Bryn Mawr Classical Review

Bryn Mawr Classical Review 2011.12.47

Béatrice Robert-Boissier, Pompéi: les doubles vies de la cité du Vésuve. Biographies et Mythes historiques.   Paris:  Ellipses, 2011.  Pp. 334.  ISBN 9782729866358.  €24.00 (pb).  



Reviewed by Eric M. Moormann, Radboud Universiteit Nijmegen (e.moormann@let.ru.nl)

This book presents a kaleidoscopic view of ancient Pompeii and its representations in literature and arts. It aims at a greater audience than the scientific world, being written in a fluent style, without notes, and not entering into complicated academic discussions. There is no general bibliography, but a succinct list of references and references to quoted sources is added to each of the thirteen chapters. A series of colour plates shows a good selection of old and new recollections of Pompeii.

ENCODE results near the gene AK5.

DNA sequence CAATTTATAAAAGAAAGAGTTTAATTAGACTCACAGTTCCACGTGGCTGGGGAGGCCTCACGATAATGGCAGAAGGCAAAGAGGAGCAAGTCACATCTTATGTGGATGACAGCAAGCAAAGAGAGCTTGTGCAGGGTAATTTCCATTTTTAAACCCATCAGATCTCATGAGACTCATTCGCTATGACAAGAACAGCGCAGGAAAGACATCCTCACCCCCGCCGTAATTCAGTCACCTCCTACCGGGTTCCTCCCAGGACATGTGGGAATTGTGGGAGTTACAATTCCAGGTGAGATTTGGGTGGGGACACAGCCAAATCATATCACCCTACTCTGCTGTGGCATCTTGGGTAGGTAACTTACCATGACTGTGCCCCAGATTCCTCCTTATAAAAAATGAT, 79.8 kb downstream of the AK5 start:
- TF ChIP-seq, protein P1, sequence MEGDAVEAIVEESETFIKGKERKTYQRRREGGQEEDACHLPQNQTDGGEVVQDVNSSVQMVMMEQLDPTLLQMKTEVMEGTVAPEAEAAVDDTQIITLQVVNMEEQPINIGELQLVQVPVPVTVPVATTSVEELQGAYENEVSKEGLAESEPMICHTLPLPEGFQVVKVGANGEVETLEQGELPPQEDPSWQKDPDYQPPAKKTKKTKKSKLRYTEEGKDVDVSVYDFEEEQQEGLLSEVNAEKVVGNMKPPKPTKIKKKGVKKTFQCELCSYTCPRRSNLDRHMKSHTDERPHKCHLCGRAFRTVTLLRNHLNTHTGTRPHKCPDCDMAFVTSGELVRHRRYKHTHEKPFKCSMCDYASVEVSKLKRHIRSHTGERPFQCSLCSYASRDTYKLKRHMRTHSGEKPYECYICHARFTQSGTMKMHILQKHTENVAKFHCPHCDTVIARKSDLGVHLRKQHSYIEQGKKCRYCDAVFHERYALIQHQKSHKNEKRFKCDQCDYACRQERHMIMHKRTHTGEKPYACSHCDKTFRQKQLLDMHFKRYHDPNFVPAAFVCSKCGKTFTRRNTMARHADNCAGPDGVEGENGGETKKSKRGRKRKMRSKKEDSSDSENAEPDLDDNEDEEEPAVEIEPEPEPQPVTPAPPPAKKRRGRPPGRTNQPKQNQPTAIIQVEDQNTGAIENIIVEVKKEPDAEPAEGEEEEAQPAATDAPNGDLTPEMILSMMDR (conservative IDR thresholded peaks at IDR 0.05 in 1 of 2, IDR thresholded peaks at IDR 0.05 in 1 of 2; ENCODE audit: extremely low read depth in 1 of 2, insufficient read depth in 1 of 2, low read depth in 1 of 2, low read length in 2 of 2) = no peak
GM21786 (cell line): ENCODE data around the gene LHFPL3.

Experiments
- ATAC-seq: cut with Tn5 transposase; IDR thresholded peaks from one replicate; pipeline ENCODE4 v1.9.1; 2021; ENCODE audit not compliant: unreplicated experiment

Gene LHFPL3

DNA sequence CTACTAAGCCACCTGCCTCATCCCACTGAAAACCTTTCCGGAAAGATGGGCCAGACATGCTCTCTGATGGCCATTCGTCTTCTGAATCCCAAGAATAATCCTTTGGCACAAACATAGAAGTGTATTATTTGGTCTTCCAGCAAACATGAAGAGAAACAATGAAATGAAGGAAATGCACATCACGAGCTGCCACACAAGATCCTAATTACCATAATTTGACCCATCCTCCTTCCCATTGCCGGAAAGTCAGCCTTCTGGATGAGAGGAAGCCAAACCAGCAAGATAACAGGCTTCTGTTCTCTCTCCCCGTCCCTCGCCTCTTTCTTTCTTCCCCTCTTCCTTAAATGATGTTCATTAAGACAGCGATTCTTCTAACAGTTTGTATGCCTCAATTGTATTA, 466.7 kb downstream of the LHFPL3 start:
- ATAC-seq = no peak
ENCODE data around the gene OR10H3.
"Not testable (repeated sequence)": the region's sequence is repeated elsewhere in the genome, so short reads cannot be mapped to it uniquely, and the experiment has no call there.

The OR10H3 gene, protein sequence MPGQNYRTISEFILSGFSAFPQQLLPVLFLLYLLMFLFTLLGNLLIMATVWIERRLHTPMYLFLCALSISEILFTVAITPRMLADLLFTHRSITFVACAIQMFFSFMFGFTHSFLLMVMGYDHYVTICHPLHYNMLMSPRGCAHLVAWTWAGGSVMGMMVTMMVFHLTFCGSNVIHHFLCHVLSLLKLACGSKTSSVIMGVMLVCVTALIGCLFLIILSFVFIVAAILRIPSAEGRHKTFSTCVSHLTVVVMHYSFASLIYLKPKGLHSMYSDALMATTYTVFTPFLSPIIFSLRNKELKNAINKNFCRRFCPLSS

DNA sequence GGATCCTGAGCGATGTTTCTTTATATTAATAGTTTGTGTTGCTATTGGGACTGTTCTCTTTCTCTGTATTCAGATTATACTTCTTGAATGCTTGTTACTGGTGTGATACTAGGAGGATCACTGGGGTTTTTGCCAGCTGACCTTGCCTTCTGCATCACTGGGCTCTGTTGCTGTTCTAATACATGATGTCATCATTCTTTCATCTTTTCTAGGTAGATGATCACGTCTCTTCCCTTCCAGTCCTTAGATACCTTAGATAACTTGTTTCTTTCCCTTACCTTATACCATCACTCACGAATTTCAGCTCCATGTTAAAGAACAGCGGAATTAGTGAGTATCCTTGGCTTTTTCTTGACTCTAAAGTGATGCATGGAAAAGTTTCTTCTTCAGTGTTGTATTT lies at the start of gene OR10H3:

The first chapter provides a rather simplistic history of Pompeii, from its foundation in unknown decades of the late seventh or early sixth century BC. By ‘simplistic’ I mean that author sketches the old and cliché images of a prosperous and gay town found in the traditional textbooks and guides, with rich inhabitants, no serious problems or flaws and a prosperity enhanced by agriculture. Some inhabitants of Pompeii are singled out and characterized as if the author knew them personally, e.g. the famous banking Vettii brothers, who are compared with Trimalchio (pp. 20-21). With these highly suggestive miniature portraits she follows the trends of fiction authors she discusses later. A brief paragraph is dedicated to the suggestion that the eruption took place on November 24 instead of August 24 (p. 41), an old suggestion which is nowadays being taken up by various scholars.